I also have rooms 7 thru 20 for the random dungean as well on that drive, so I may roll up new ones and save those for later.

I'll post more as news happens.

Thursday, February 10, 2011

Resource Updates

As of today, I have Sections 1 to 8 (124 pages of material) reformatted and only need to finish up Sections 9 (Monsters, nearly done), 10 (Magic Items), 11 (Atlas of Onn) and the Appendices of the Revised Core Rules. I decided not to split the book into seperate players's and referee's books and to keep it all in one volume as a matter of value to the people that will buy this and the fact that as far as all the retro-games/clones/remakes goes, Onn is the only resource that is a full rules resource for players and Referees as well as background material and information for a setting 99% compatible with Basic/Expert Dungeons & Dragons, AD&D, Swords & Wizardry, Basic Fantasy Role-Playing Game, Lybrinth Lord or almost any 'old school' RPG based on the d20.

As for Onn Supplement II for Swords & Wizardry, after i finish reformatting the RCR I'll have this done within a week or so, being able to use the format of the finished book for the rest of my projects. Things are moving slowly, but still moving.

As an aside, I've been fixing the monster section. Its only 47 pages, but has 170 seperate creature entries (not counting creature variants like Treants of 7-12 HD). So thus far with ploting all of the classes out to 25th level, adding 7th level Cleric, Druid and Illusionist spells and 8th-9th level Magic-user spells, a few more races and a new class, the page count hasnt blown up to an unrealistic level. I'm getting excited again about how his will turn out.



Some say once long ago, during the Zuhn Empire’s reign, the experiments carried out on monsters and animals in Darkmoor’s halls of science produced these monstrosities. These creatures resemble huge frogs nearly 10 ft around with short, sharp claws and topped by the head of an alligator. Frogligators are excellent swimmers in water and hop fast on land.
Frogligator hides have a slight adaptive ability, granting them a +1 bonus to be hidden and on surprise rolls. They possess the same lashing tongue attack of their normal-sized cousins, able to reach up to 15 ft distant. On a successful ‘to hit’ roll, the victim must succeed at a Strength check on 4d6 or be dragged into the mouth for automatic bite damage. Up to four smaller than man-size creatures, such as gnomes and halflings, can be swallowed whole and take 1d8 points of damage per round until retrieved.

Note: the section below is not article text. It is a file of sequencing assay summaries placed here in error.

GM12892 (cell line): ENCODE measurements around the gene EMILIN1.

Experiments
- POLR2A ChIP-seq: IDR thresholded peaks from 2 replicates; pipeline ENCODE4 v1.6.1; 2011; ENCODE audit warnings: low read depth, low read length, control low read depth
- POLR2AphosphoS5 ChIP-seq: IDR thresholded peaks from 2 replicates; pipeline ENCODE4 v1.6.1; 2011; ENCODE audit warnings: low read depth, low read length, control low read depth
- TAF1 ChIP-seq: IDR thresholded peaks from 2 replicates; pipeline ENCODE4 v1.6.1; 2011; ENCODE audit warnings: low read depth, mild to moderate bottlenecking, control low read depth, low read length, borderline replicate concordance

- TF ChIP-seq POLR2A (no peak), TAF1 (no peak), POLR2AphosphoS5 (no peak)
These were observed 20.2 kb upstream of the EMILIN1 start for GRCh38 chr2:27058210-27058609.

Frogligator (L)AC 4[16]; HD 6; Att claw (1d6) + bite (2d8) or tongue lash; Save 12; Morale 8; MR Nil; Special camoflague (+1), swim, tongue lash; Move 90 ft (30 ft) / 150 ft (50 ft) swim; TC A; CL/XP 7 / 600
[DISCLAIMER - Image used from the 'Alligator Frog' minaiture from Center Stage Miniatures site.]

Wednesday, January 26, 2011

Random Dungeon, Room 6

Another large chamber roughly 20 ft wide but 40 ft long. The ceiling in the southern half of the room looks as if it partially collapsed, as several feet of rock are shattered on the ground and the ceiling extends about 5 ft higher.

Hiding in the rubble is a giant snake (50% chance for either a constrictor or poisonous snake). If not discovered it will strike with surprise.

Snake, Giant (L) – AC 5[15]; HD 3; Att bite (1d4) + special; Save 14; Morale 6; MR Nil; Special constriction (2d6) or average poison; Move 90 ft (30 ft); TC A; CL/XP 4 / 120

Random Dungeon, Room 5

This plain stone chamber appears to be empty, near the center of the room some dark stains and a skull rest on the floor.

Running about 1 inch high along the east and west sides of the room are iron bands. They stick up from the floor and against the walls. When at least 2 man-size creatures move along the same wall, the entire floor tilts, dropping them into a 15 ft pit. The entire floor rests on a central stone beam (like a see-saw) that runs east/west and is counterweighted to spin two full rotations. On the second spin anyone in the pit of man-size or larger must successfully make a Dodge saving throw or be decapitated by the sharp iron edge of the floor. The rotation of the floor and the edge carry the head back up and the sudden stop usually bounces the head off the wall and rolls it in the general vicinity of the room’s center. There are 5 bodies of adventurers (long dead fighting-men, nothing usable) and 3 giant badgers (more fresh but rotting). One adventurer is decapitated.

Random Dungeon, Room 4

A large stone chamber roughly 20 ft long and wide houses several large nests, of which are several large badgers the size of a man.